If the remote is set to the correct frequency, then this may not be a remote problem, but rather a problem with the garage opener itself. Check to make sure that the opener is plugged in and that no fuses are blown or circuit breakers tripped. If the power seems to be working properly, there may be an internal problem with the opener’s mechanisms. If this is the case, the unit will need to be serviced.

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Garage Door Isn’t Behaving

Troubleshooting garage door problems isn’t anyone’s favorite weekend activity, but it’s a task that pretty much every homeowner has to deal with at one point or another. Probably the most common issue you’re likely to encounter with your garage door is that it doesn’t close correctly. Maybe it stops and starts, or goes all the way down only to bounce back up. Or, it might not close at all, and you have to tug with all your might to get it to close manually. No matter what the scenario, it is more than inconvenient! Fortunately, in the majority of cases, there’s a relatively easy answer to be found, with an associated quick fix.

Problem 1 – Blocked Sensors

If you have an electric garage door and it’s simply not responding to the door opener, either for opening or closing, then check for the simplest problem first: blocked sensors. On the roof of your garage, usually in the middle of the tracks that the garage door runs on, is an electric sensor that receives the waves from your garage door opener, and that also senses potential obstructions in the path of the garage door, in which case it will keep the door from closing to prevent possible harm or injury. That’s a great safety mechanism, but it’s also relatively easily disturbed. Check to make sure that there isn’t any debris or some obstruction that has worked its way in front of the sensor, either keeping it from receiving the door opener waves or making it think that something is in the path of the door. Remove anything that could potentially be blocking the sensor and, while you’re at it, give it a wipe down with a rag to make sure that an accumulation of dust and dirt isn’t the issue.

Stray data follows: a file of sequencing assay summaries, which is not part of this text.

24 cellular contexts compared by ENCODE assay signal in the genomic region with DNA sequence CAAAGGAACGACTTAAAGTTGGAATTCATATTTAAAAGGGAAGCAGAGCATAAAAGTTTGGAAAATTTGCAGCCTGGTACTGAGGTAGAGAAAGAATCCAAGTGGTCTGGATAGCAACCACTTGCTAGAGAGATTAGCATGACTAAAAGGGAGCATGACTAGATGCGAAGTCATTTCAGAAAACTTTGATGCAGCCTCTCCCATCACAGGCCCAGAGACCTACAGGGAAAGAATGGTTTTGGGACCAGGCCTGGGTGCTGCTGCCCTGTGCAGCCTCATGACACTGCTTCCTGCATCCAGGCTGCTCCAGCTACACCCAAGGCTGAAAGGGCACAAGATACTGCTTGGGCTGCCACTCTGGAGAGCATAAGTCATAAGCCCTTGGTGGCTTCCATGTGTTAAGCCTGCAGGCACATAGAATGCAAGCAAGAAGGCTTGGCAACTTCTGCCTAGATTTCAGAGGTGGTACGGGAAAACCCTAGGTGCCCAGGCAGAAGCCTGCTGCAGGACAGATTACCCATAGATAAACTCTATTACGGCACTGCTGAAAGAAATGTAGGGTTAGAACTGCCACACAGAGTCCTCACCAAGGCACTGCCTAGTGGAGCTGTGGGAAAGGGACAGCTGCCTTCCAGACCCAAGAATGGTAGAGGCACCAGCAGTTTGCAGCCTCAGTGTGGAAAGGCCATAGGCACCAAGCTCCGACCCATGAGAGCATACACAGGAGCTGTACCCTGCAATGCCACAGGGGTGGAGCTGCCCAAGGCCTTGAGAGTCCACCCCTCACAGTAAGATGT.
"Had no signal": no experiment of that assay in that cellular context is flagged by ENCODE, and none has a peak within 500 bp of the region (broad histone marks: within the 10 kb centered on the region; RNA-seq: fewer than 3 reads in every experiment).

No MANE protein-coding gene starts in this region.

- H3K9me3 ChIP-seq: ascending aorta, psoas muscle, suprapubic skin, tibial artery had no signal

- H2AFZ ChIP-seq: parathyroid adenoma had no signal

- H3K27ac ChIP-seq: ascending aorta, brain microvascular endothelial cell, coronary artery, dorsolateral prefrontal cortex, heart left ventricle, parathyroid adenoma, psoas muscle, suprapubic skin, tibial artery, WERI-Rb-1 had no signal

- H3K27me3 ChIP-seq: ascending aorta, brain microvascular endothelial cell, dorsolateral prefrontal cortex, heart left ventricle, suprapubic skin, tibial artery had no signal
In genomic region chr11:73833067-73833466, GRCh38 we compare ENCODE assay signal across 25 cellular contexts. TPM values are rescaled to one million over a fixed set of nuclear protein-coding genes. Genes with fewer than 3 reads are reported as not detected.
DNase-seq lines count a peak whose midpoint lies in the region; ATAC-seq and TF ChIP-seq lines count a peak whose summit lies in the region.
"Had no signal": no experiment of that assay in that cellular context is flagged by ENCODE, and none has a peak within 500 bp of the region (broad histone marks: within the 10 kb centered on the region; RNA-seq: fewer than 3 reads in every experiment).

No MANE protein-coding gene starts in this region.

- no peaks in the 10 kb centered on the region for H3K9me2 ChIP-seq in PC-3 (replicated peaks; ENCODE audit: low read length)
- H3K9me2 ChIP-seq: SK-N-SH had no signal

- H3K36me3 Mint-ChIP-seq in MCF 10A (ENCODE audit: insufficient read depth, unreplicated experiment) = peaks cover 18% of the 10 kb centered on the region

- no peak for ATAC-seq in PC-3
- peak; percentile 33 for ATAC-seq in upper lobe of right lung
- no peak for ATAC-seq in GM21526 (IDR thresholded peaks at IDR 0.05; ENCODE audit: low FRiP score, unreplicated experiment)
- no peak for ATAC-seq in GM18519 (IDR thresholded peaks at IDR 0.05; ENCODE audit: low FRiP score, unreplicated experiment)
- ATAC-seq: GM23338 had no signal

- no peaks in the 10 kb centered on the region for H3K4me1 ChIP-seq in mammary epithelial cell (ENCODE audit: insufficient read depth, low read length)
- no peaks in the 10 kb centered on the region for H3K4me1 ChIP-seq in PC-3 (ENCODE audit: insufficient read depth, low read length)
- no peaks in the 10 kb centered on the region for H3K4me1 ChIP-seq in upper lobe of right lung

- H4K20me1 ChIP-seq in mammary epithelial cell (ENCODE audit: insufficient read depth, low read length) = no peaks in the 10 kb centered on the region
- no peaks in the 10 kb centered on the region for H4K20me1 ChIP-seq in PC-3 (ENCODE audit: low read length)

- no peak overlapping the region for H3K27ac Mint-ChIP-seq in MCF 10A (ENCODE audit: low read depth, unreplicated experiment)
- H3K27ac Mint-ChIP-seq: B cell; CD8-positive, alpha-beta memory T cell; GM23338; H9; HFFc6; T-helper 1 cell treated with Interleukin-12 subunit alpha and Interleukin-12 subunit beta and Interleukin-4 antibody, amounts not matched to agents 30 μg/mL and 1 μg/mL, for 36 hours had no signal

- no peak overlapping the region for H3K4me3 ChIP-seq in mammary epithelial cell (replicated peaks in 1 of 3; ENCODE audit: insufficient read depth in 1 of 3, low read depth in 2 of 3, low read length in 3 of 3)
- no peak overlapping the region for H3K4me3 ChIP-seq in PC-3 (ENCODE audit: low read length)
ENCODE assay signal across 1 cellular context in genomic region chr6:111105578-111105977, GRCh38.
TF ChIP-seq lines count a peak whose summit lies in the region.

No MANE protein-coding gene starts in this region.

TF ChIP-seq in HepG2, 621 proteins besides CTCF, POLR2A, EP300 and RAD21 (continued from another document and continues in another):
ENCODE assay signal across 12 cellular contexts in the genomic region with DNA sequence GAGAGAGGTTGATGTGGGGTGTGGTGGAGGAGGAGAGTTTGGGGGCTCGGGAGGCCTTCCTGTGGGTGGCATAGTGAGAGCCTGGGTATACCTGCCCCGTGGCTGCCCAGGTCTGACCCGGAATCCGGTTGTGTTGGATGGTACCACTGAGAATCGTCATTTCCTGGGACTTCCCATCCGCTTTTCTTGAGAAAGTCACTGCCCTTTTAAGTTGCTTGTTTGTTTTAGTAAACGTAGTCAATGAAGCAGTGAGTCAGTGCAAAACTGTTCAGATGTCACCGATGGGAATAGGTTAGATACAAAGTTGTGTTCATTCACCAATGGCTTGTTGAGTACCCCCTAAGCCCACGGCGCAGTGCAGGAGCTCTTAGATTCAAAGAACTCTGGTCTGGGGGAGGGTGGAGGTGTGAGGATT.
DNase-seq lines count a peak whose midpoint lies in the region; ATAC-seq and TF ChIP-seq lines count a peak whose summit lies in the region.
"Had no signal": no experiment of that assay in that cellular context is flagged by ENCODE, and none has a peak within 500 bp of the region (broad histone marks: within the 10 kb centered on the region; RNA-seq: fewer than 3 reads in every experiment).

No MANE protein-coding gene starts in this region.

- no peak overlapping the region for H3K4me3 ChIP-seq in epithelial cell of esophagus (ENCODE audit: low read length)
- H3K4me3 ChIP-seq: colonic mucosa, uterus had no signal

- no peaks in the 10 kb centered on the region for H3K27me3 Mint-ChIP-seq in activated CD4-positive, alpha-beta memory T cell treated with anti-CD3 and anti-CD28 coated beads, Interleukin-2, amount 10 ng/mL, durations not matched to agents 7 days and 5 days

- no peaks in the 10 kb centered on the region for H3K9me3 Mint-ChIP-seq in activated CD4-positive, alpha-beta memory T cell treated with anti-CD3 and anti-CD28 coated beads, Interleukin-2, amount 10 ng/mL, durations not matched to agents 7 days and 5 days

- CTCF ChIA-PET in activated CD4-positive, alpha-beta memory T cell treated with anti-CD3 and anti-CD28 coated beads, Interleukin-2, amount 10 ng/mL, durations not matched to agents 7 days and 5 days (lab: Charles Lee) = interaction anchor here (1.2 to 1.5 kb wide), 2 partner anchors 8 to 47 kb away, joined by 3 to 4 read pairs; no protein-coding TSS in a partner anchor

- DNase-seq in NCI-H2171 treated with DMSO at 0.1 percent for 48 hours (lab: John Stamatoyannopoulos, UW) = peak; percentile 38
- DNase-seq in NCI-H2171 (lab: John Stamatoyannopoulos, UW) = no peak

Problem 2 – Lack of Lubrication

If you find that your garage door is indeed correctly responding to your garage door opener, but is simply refusing to shut properly (maybe it’s descending very slowly, getting stuck or making a terrible noise every time it opens or closes), it may be in adequately lubricated. Especially during cold weather times, or if you live in an older home that hasn’t been receiving the tender loving care that it needs, the joints, gears and mechanisms that operate the garage door can get dry and rusty, causing them to stick, jam, moan and complain. Simply purchase some lubrication specifically formulated for these situations (be careful not to choose a product that could make the problem worse by gumming up the joints; try Genie lubricant, or if in doubt, ask the salesperson at your hardware store) and apply it generously to the affected areas.

Problem 3 – Misalignment

If you’ve unblocked the sensor and lubed up the garage door, but it still isn’t behaving, then you may want to check and see if you have some misalignment problems. If you live in a climate that is subjected to extremes of hot and cold, then it’s more than possible that the metal brackets and tracks that hold the door in place and allow it to open and close have expanded and contracted in accordance with the climate, which can eventually cause misalignment. If these elements get misaligned, you’ll have a hard time getting that door to close. Check and repair as needed, which may involve replacing certain parts.